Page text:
Civil suit claims sex at Brevard school was ignored
A civil lawsuit claims that a leader of Imagine Schools at West Melbourne ignored signs that a teacher at the school was engaging in a sexual relationship with a then-14-year-old boy.
“The school’s administration disregarded red flags, determined that the accusations were unfounded in order to serve their interests,” the lawsuit says, and “failed to document and report ... despite their legal duty to report.”
The lawsuit, filed in U.S. District Court in Orlando in August, is seeking unspecified damages from Imagine Schools, the charter school management company of Imagine Schools at West Melbourne, Local 6 News partner Florida Today reported.
A spokeswoman for Imagine Schools declined to comment on the case. “We are responding through the court system, as is appropriate in the legal process,” spokeswoman Rhonda Cagle said. “Because there is active litigation involved, we’re not able to make any further statements at this time.”
The school is publicly funded but privately operated, including hiring and firing decisions. Brevard Public Schools is not named in the lawsuit.
An attorney for the teen’s mother, who is filing the lawsuit on behalf of the teen, also declined to comment. Florida Today and Local 6 are not identifying the plaintiff because it would identify her son.
The lawsuit claims that Irene Khan engaged in a sexual relationship with an eighth-grade student, gave him passing grades without requiring him to complete classroom work or homework, and paid for “at least six tattoos to be performed” on the teen.
In addition, it claims that Khan employed the teen to sell marijuana she provided him, regularly purchased alcohol for the youth, and allowed him to drive her car despite the teen not having a driver’s license.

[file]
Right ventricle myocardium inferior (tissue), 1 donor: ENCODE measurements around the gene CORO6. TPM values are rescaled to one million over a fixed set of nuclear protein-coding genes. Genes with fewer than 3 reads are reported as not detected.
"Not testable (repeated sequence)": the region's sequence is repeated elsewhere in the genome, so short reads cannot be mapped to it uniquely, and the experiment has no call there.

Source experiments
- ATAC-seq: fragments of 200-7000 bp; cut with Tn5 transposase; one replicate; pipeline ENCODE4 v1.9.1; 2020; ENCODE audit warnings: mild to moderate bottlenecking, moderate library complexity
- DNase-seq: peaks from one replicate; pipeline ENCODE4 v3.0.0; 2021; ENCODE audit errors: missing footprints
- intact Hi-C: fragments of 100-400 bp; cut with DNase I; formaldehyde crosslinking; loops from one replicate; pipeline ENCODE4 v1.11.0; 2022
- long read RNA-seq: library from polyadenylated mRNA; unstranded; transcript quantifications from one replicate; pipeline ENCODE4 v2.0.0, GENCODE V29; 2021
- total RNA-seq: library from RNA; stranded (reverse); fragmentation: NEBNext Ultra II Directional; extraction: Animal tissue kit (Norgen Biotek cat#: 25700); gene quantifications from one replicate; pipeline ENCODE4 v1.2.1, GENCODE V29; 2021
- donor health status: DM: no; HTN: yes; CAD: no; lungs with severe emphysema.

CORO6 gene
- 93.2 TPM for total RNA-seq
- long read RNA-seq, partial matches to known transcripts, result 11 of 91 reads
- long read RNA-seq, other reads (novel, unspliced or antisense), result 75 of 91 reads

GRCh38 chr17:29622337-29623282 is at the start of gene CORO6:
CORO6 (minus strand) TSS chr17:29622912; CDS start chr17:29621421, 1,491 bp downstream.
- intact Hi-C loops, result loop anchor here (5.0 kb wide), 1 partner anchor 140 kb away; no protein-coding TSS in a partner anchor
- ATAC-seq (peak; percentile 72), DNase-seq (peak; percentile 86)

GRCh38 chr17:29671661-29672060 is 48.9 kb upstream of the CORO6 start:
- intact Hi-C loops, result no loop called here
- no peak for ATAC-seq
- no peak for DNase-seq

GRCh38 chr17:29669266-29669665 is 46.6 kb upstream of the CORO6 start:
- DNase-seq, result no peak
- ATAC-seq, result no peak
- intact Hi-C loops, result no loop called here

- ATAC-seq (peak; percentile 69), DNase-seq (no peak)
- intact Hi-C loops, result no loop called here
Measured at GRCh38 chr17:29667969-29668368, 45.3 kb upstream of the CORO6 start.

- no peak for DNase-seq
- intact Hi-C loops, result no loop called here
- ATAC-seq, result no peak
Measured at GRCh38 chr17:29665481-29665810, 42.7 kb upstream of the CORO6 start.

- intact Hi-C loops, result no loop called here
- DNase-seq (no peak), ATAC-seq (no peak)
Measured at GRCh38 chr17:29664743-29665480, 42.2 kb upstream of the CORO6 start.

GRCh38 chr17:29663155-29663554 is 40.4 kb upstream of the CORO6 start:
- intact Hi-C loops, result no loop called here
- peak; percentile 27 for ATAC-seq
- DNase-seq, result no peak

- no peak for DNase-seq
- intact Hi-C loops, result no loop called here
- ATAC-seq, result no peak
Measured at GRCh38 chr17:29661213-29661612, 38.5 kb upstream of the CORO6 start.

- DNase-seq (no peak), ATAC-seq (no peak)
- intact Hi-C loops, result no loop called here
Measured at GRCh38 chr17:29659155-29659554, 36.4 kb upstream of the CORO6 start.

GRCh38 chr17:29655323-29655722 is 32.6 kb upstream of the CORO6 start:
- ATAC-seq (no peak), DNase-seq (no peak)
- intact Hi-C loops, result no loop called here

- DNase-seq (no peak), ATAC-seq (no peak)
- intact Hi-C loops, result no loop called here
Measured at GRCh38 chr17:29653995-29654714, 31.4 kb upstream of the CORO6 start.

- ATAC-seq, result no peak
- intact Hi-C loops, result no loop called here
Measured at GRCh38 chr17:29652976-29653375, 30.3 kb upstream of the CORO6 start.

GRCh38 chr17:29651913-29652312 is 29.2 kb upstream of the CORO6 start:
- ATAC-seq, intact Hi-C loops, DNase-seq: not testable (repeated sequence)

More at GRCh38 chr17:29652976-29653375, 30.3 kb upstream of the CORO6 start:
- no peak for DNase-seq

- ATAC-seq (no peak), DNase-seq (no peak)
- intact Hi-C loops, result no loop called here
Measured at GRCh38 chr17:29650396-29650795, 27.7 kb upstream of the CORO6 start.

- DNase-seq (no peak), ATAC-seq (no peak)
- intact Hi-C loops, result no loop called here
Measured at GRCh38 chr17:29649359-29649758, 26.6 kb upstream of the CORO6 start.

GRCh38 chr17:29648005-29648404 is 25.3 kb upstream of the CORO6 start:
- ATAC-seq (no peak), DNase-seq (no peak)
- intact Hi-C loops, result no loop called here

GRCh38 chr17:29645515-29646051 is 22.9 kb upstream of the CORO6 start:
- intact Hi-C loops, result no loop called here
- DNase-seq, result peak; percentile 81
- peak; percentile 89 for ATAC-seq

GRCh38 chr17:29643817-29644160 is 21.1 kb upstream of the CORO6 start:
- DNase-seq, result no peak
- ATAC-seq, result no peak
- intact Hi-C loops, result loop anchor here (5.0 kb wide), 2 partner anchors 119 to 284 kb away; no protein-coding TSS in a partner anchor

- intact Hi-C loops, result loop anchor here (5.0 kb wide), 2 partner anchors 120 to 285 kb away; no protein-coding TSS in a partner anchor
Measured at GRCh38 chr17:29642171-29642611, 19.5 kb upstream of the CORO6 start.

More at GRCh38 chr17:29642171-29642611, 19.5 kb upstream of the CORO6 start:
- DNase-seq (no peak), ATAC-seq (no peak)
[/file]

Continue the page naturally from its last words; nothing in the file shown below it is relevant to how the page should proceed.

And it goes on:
The lawsuit alleges that, around September 2011, another student witnessed inappropriate behavior by Khan and reported it to the school. Also around that time, the lawsuit says, a teacher reported suspicions of Khan abusing the teen to then-Principal Shannon Gerbi.
“Although she conducted a brief informal investigation, Gerbi failed to report the allegations to the Department of Children and Families and/or failed to notify (the teen’s) parents, record or document the teacher’s allegations and/or failed to take any other corrective actions,” it says.
Gerbi is now the director of curriculum at the school.
Khan was fired from the charter school in January 2012, but the lawsuit claims Khan continued to abuse the teen because of the school’s failure to report the abuse. It’s not clear why Khan was fired.
Florida law requires anyone to report known or suspected sexual abuse of children.
Certain professionals, such as physicians, nurses and school teachers, are required to provide their names to the abuse hotline.
According to the lawsuit, the teen became withdrawn, isolated and defiant. His parents grew suspicious, and the teen eventually disclosed the relationship to his mother.
Six months after her termination, West Melbourne Police arrested Khan in June 2012.
Khan is facing eight felony charges: one count of sexual activity with a minor by a person in custodial authority and one count of lewd or lascivious molestation, both of which are first-degree felonies; and six counts of lewd or lascivious battery, which are second-degree felonies.
Conviction of a first-degree felony are punishable with up to 30 years, and a secondary degree felony with up to 15 years.
Attorney Richard Austin, who is representing Khan in the criminal case, declined to comment.
Assistant State Attorney Julia Lynch said the criminal case is in the midst of depositions. No trial date has been set.